1. RF detection
Passive RF detection is the basis for effective countermeasures against UAS. RF sensors provide detection capabilities by matching drone communication protocols to known drone RF signatures. Commercial and consumer-grade UAS use a variety of protocols, some of which are proprietary. RF-based detection systems that simply scan frequency bands commonly used by drones, such as those that use Wi-Fi scanners or “sniffers,” have an extremely high rate of false alarms.
RF sensors are generally “passive” and do not broadcast or emit signals. This enables RF countermeasure UAS to operate without interfering with the network or other communications within the operational area. Unlike passive RF systems are those that actively use the protocol to manipulate or attempt to “hack” the drone.
In addition to the passive advantages of RF systems, there are often other desirable characteristics of using RF to counter UAS. Key capabilities depend on the operating scenario and environment, but when evaluating RF solutions, the following factors need to be considered:
• Large, scalable RF signature library or detection engine, providing high detection probability and low false alarm rate
• Ability to flag or filter false alarms to optimize and improve performance over time
• Azimuth and pitch coverage optimization for drone or drone detection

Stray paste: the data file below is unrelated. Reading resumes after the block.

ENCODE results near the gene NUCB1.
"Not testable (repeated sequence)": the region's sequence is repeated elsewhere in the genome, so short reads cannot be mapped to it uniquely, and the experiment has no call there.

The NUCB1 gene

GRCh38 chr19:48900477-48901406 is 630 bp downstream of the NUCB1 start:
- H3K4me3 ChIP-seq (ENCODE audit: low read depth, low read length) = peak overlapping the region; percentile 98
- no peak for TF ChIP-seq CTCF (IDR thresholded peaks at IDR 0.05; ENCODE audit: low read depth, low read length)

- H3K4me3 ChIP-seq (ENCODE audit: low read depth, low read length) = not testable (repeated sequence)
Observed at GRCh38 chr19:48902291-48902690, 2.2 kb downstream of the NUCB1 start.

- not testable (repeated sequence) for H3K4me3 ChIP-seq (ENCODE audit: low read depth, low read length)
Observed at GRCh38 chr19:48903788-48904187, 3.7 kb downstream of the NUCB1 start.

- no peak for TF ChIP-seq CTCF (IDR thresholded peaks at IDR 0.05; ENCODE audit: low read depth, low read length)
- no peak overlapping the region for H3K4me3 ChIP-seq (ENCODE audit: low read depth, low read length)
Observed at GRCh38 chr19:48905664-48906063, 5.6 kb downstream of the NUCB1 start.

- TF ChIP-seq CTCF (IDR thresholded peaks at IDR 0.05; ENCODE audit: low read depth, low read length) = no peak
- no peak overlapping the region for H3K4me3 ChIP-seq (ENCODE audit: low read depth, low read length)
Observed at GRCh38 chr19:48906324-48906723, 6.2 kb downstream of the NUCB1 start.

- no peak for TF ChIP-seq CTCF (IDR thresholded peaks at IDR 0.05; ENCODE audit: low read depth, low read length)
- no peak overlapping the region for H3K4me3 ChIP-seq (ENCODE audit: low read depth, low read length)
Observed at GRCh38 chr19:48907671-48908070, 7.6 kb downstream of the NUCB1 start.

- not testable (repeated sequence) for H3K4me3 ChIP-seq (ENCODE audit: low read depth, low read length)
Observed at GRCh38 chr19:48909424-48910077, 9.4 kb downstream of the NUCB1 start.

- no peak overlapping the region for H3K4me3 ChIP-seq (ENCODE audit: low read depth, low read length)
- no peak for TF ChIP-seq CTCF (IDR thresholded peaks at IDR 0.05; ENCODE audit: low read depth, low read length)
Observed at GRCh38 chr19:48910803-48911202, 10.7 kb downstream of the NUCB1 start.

• RF direction finding capability of the UAV and its controller
Considering the cost per sensor, RF sensors typically provide a longer detection range than radar systems. RF-based direction finding capabilities can also provide tracking capabilities similar to radar systems.
Radio frequency can be a suitable technology for drone detection, as evidenced by innovative solutions, for example, wearable, handheld and vehicle-mounted products that offer the ability to counter drones in field environments and “mobile” operations .
As with all approaches, any effective system needs to overcome some challenges. Multipath exists in most practical environments and can significantly reduce the accuracy of RF systems. This is due to signal reflections, where the system receives signals from multiple directions at the same time. Any effective system should be able to determine the orientation of these signals with high accuracy, despite the presence of multipath.
Figure 6: RF triangulation of drone position
How will RF drone detection (and countermeasures) technology evolve?
With the advent of LTE-controlled drones, RF sensor technology must continue to evolve.